On Friday, President Trump signed an executive order that indefinitely bans Syrian refugees, suspends all refugee admission for 120 days and prevents immigrants from seven predominantly Muslim countries — Iran, Iraq, Libya, Somalia, Sudan, Syria and Yemen — from entering the United States for 90 days. Protesters united at New York's John F. Kennedy International Airport (and airports around the country) to rally against Trump's unconstitutional order.
Taxi drivers in New York went on strike on Saturday to join the protests, and the New York Taxi Workers Alliance called for all drivers, including those working for ride-sharing apps, to join the protest. In a Facebook post, the organization called for drivers to avoid pickups at JFK from 6 to 7 p.m. "Stand in Solidarity With Thousands Protesting Inhumane, Unconstitutional Ban of Muslim Refugees and travelers," the post read. "Be united brothers & sisters for a just world. We cannot be silent."
Uber, however, responded a different way: by suspending surge pricing — a feature that increases transportation rates when there is high demand in a given area — at JFK.
Many saw the announcement as an attempt to undermine the protest and profit off the strike. This, coupled with Uber CEO Travis Kalanick's role as a member of Trump's business advisory group, prompted a social media campaign to remove the Uber app and deactivate accounts.
As the call to boycott the car-service app went viral, some people on Twitter encouraged users to opt for alternatives like Lyft.
The pro-Lyft advocacy here was well-intentioned. Why not support ride-sharing competitors and avoid a monopoly while making your voice heard? But people who want to show support for anti-Trump activism should know Lyft has a troubling affiliation as well.
Lyft announced a big donation to the ACLU Sunday, saying it is "firmly against" Trump's actions.
While Uber faced backlash from critics, Lyft co-founders John Zimmer and Logan Green announced Sunday that the company would be donating $1 million to the American Civil Liberties Union over the course of the next four years. The ACLU, which has received more than $24.1 million in donations since Trump's order, successfully challenged parts of Trump's order in court over the weekend.
"Banning people of a particular faith or creed, race or identity, sexuality or ethnicity from entering the U.S. is antithetical to both Lyft's and our nation's core values," Zimmer and Green wrote. "We stand firmly against these actions, and will not be silent on issues that threaten the values of our community."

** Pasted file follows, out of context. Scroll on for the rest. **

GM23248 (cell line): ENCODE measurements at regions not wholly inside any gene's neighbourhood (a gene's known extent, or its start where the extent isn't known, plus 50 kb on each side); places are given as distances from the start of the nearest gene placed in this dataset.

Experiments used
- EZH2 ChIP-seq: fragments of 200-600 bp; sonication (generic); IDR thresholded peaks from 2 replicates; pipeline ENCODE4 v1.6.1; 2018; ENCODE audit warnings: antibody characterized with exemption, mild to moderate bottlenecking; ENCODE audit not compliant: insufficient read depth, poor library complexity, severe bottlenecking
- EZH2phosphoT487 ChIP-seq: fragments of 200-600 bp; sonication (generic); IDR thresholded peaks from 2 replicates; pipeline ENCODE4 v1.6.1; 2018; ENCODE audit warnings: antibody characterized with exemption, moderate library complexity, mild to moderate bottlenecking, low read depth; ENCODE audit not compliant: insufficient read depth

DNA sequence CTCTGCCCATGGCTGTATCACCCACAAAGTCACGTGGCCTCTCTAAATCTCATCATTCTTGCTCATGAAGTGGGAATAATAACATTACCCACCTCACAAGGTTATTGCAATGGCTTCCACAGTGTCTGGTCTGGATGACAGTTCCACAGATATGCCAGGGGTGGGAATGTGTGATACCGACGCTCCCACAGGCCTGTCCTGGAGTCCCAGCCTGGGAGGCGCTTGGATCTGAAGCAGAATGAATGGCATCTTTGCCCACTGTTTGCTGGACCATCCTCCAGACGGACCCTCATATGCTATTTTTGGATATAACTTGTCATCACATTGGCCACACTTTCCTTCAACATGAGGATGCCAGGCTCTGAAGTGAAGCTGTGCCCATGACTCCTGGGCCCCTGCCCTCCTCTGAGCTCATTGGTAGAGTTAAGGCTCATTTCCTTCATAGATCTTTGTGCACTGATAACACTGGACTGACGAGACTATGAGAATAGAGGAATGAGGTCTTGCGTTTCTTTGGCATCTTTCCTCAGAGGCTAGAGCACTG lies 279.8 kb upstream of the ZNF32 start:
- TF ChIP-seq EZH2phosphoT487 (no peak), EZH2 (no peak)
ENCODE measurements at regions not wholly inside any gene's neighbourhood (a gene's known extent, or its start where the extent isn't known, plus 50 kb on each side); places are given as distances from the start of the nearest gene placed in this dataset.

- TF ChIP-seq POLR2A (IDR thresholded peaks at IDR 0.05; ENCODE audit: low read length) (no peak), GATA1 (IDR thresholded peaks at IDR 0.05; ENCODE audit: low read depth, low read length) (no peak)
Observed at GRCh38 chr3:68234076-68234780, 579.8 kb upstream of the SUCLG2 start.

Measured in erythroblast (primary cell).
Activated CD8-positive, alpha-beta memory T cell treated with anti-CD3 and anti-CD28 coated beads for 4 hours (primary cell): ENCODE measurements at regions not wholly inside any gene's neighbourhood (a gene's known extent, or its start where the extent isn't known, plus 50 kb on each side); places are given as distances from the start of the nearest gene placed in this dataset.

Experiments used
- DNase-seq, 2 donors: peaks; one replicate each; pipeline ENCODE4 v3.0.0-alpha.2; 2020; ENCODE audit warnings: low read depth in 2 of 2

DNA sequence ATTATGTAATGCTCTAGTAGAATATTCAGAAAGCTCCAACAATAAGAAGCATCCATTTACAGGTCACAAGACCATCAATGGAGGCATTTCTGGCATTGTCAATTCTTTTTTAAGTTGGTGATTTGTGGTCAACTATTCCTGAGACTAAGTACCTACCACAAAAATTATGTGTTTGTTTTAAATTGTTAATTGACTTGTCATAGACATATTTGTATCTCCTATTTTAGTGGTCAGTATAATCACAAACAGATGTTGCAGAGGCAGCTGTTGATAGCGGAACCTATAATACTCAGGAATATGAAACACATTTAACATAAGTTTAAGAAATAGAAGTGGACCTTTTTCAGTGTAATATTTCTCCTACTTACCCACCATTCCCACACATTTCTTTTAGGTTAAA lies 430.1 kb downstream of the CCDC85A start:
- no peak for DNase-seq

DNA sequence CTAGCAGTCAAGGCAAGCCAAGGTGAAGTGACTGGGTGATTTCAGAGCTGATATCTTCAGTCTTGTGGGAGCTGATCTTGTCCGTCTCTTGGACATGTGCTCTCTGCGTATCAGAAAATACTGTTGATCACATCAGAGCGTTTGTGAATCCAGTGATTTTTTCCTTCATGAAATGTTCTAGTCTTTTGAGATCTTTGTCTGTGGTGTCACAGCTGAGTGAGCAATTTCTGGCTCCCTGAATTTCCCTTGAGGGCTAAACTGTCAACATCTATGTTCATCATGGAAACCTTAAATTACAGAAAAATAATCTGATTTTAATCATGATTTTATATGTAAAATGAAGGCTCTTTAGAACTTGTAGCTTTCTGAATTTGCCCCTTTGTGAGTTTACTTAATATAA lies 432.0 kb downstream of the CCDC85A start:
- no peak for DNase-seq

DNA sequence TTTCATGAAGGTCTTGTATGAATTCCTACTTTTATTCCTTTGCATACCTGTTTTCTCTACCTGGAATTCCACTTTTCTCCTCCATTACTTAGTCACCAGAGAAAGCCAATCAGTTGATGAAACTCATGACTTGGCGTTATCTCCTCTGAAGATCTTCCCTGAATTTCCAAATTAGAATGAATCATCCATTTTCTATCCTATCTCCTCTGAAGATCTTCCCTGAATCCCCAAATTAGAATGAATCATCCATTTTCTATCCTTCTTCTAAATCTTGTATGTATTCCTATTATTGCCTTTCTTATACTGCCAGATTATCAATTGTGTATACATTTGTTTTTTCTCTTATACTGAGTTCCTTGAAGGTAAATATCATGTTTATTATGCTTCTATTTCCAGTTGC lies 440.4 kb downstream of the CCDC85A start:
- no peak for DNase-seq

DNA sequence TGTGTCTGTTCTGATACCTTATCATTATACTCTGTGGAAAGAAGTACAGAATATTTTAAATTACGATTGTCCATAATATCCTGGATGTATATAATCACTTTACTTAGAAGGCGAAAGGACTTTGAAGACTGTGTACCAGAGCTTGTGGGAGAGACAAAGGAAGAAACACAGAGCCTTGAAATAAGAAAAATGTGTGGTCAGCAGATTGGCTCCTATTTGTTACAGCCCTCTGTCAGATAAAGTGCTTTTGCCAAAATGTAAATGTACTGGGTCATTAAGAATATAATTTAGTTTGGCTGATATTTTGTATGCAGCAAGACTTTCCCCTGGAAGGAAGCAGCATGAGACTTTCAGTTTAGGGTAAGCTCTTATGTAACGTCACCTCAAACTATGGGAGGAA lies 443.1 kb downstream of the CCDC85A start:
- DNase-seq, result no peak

But Lyft has a Trump connection, too.
Lyft's donation to the ACLU is unquestionably valuable, but its position is more complex. Lyft investor and venture capitalist Peter Thiel is a Trump supporter who sits on the president's transition team and contributed $1.25 million to his presidential campaign.
USA Today reported that Thiel has no problem with Trump's immigration order. "Peter doesn't support a religious test, and the administration has not imposed one," said Thiel's spokesman Jeremiah Hall in a statement.
Thiel, a co-founder of PayPal and a board member of Facebook, has previously donated $1 million to anti-immigration lobbying group NumbersUSA, written in a 1996 Stanford magazine article that affirmative action programs are "racism" and referred to date rape as "seductions that are later regretted" in his 1995 book The Diversity Myth: Multiculturalism and Political Intolerance on Campus. He has apologized for the latter. Thiel is also an outspoken critic of Uber, which he's called "ethically challenged."
"We don't always agree with our investors and aren't afraid to say so," Lyft told Mic. "We do respect their right, and that of every American, to freedom of expression."
Meanwhile, Uber has been busy doing damage control. It announced it would set up a $3 million legal defense fund for drivers. Kalanick said in a blog post on Saturday that the company will be reaching out to employees impacted by the immigration order and compensate those affected. "We are working out a process to identify these drivers and compensate them pro bono during the next three months to help mitigate some of the financial stress and complications with supporting their families and putting food on the table," Kalanick wrote.
You can break up with ride-sharing for good
If you're looking for a car service completely untainted by Washington's influence, there's still a wealth of options, from official taxi services in your town to independent apps like Curb that offer ways to get around.
Feb. 2, 2017, 12:29 p.m.: This story has been updated.